Farmed animals

Over the past two decades we’ve raised the standard of care for farmed animals by encouraging farmers to make the necessary improvements to become certified.

Free range and barn layer hens

SPCA Certified layer hens live in free range and barn systems that meet the needs of the hens.

Positive experiences are also supported.

What does a hen want?

  • To enjoy a dust bath

  • To spread her wings and stretch

  • To scratch around and forage

  • To have somewhere safe to lay her eggs

What SPCA Certified means for hens

SPCA Certified requirement Why? Code of Welfare Minimum Standard
Structures must not obstruct hen movement Ensures that birds can move freely around the shed, reducing frustration and the risk of entrapment. No specific mention.
Feed free from sub-therapeutic antibiotics Reduce antibiotic resistance and unecessarily medicating healthy birds. Feed and water must maintain good health.
Insoluble grit at least weekly. Ensures that birds are able to eat properly. Hens don't have teeth. Grit allows them to break up/digest their food. No specific mention.
Fully slatted or wire mesh floors not allowed. Improves foot health and reduces discomfort. Slatted, perforated or wire floors permitted.
No antibiotics in feed without vet advice. Allows for sick birds to be treated, if needed. No specific mention.
Good quality litter that covers the entire floor is provided following nest box training and is kept at a depth of 5-10 cm until depopulation. Gives the birds enough material to perform important natural behaviours, e.g. dustbathing and pecking. Good quality litter must be provided, but no depth given.
Nest boxes must have a suitable flooring substrate; wire mesh is not allowed. Ensures that the nesting area is comfortable during the performance of an important behaviour (egg laying). A secluded nesting area must be provided. Wire mesh is allowed, if it is covered.
Minimum of 12 hours of light and 8 hours dark each day. Ensures that the birds have a relatively normal light/dark cycle, which is important for stimulating normal behaviour and rest. 8 hours dark each day.
Ammonia kept below 15 ppm (daily) and dust minimised. Improved air quality leads to a healthier environment. Ammonia below 20 ppm.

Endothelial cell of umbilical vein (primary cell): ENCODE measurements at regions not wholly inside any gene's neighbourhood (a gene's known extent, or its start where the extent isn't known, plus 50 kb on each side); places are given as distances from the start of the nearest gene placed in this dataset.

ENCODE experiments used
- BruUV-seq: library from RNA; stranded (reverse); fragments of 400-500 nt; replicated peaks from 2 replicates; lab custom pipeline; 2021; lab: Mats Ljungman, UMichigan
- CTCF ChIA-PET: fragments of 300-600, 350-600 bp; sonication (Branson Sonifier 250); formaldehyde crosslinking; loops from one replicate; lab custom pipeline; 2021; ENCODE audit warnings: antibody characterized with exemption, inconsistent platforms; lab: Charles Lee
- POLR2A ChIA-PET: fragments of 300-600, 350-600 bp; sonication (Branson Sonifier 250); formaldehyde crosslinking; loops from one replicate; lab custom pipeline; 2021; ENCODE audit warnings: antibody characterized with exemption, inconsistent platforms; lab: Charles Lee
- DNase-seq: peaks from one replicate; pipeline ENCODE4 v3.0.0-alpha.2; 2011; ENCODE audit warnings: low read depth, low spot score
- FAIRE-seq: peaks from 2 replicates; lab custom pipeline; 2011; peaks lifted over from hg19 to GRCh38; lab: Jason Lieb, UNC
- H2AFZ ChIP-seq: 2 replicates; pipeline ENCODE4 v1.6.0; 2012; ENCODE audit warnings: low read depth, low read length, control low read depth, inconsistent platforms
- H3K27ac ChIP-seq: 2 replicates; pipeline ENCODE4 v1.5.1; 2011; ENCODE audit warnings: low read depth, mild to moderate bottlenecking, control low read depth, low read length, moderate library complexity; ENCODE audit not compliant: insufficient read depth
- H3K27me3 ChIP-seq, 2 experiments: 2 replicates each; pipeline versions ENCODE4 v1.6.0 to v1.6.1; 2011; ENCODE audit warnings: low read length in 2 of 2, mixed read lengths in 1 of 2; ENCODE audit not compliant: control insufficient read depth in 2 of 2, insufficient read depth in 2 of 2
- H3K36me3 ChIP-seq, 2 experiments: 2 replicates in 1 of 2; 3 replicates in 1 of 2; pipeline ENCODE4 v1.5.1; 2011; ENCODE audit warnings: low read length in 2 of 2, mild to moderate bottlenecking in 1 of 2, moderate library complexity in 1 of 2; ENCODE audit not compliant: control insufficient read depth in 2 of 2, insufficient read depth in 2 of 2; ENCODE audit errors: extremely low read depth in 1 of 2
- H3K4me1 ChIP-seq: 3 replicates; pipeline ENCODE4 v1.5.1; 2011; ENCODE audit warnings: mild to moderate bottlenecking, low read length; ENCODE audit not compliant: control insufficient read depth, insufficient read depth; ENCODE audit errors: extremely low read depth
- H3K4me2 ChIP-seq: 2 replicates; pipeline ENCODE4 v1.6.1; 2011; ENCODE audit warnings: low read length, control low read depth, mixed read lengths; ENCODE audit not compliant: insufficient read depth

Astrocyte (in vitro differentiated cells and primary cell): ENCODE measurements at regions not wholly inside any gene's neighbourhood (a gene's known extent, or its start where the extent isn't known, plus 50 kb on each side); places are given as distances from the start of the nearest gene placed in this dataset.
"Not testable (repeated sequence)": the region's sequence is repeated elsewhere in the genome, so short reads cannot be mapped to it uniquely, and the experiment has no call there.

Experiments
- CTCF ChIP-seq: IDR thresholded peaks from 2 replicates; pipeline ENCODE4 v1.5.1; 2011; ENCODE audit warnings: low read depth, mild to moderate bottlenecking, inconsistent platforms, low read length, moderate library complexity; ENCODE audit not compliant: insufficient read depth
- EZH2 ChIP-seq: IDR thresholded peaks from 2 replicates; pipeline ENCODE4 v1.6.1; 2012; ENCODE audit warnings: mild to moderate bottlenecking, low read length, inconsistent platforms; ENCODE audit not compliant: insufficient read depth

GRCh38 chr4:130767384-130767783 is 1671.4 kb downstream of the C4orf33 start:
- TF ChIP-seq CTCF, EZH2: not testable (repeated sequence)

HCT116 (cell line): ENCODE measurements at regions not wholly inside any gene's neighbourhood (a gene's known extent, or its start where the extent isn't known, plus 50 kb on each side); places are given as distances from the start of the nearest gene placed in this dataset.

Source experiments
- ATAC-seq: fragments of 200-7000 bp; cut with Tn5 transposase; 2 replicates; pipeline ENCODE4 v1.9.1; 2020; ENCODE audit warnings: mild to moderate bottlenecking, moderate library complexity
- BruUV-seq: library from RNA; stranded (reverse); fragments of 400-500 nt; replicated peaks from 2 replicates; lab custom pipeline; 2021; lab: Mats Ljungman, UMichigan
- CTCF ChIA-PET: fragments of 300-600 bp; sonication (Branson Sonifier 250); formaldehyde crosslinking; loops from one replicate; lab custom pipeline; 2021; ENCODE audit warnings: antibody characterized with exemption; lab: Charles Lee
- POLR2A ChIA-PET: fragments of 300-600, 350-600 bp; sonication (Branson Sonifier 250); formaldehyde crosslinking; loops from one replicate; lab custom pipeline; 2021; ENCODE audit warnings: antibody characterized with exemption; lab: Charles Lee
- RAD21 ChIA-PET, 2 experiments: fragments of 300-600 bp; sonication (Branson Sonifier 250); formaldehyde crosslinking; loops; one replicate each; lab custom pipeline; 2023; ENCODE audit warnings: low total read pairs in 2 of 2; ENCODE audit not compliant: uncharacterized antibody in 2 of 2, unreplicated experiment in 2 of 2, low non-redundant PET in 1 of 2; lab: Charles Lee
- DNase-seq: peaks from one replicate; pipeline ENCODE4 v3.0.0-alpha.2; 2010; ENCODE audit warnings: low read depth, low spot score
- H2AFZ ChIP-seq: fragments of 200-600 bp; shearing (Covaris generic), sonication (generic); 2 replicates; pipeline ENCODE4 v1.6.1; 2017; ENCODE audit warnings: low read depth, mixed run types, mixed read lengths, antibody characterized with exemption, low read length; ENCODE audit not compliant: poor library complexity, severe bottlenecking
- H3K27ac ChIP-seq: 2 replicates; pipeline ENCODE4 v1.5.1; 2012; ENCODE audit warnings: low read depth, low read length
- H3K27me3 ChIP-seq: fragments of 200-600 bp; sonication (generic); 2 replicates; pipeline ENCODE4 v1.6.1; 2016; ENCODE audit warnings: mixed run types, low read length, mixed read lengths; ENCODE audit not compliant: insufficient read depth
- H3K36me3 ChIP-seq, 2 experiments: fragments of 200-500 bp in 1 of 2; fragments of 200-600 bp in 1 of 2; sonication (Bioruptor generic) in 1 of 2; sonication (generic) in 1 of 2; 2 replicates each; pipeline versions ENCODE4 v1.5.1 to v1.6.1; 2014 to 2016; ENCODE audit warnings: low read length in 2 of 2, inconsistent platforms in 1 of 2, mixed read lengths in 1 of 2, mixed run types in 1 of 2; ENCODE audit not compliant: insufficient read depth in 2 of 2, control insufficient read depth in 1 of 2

Space to move freely and perform natural behaviours. Max flock size of 5000, with 7 birds/m2 in barns and 9 birds/m2 in free range. Ensures that birds are not overcrowded and can perform normal behaviours. 7 m2/bird in barns. 9 m2/bird FR.
1500 birds/ha in FR without rotation/spelling and 2000 birds/ha in FR with rotation/spelling. Ensures that birds are not overcrowded and can perform normal behaviours. 2500 birds/ha.
FR birds have access to a range with shade/shelter for 8 hours each day (min). Provides an important opportunity to perform natural behaviours for a large part of the day, .e.g. pecking, exploration and social interaction, in a complex environment. Access during daylight hours (no min specified).
One pop hole per 600 birds for FR. Pop holes measure 1m x 0.35m (minimum). Allows birds to access the range with ease. Pop holes evenly distributed. No per bird requirement given.
Monthly feather scoring after 30 weeks of age. Ensures that birds are healthy and allows early identification of problems, e.g. feather pecking or soiled litter. No specific mention.
Birds inspected at least twice each day and done calmly. Ensures that welfare/health problems are quickly detected, to minimise suffering. Calm inspections reduce stress on the birds. Inspect once a day (min).
Fortnightly foot health inspections. Improves foot health and reduces discomfort. No specific mention.
Enrichment provided after nest box training. Allows birds to perform natural behaviours and encourages mobility, which improves leg and general health. No specific mention.
Perches/platforms for all birds. 13-15 cm/bird, depending on what is provided. Improves leg health/mobility and allows for an important natural behaviour (perching/roosting) to occur. Roosting facilities must be provided.
Mandatory staff training. Ensures that staff know what they are doing and can respond to problems appropriately to reduce bird distress/discomfort. Staff must collectively possess the knowledge and skills to meet the minimum standards and be trained for emergencies, e.g. fire.
Three birds per hand (max) at catching. Reduces the risk of serious injury during a highly stressful procedure. Four per hand.

Together, we can raise the bar of welfare for farmed animals

Every year over 13,000,000 farmed animals in NZ benefit from a higher standard of care. Sounds like a lot, but that’s just 21% of all the country’s farmed animals*. With your help, we can improve the welfare of many more farmed animals in NZ. *Stats NZ 2019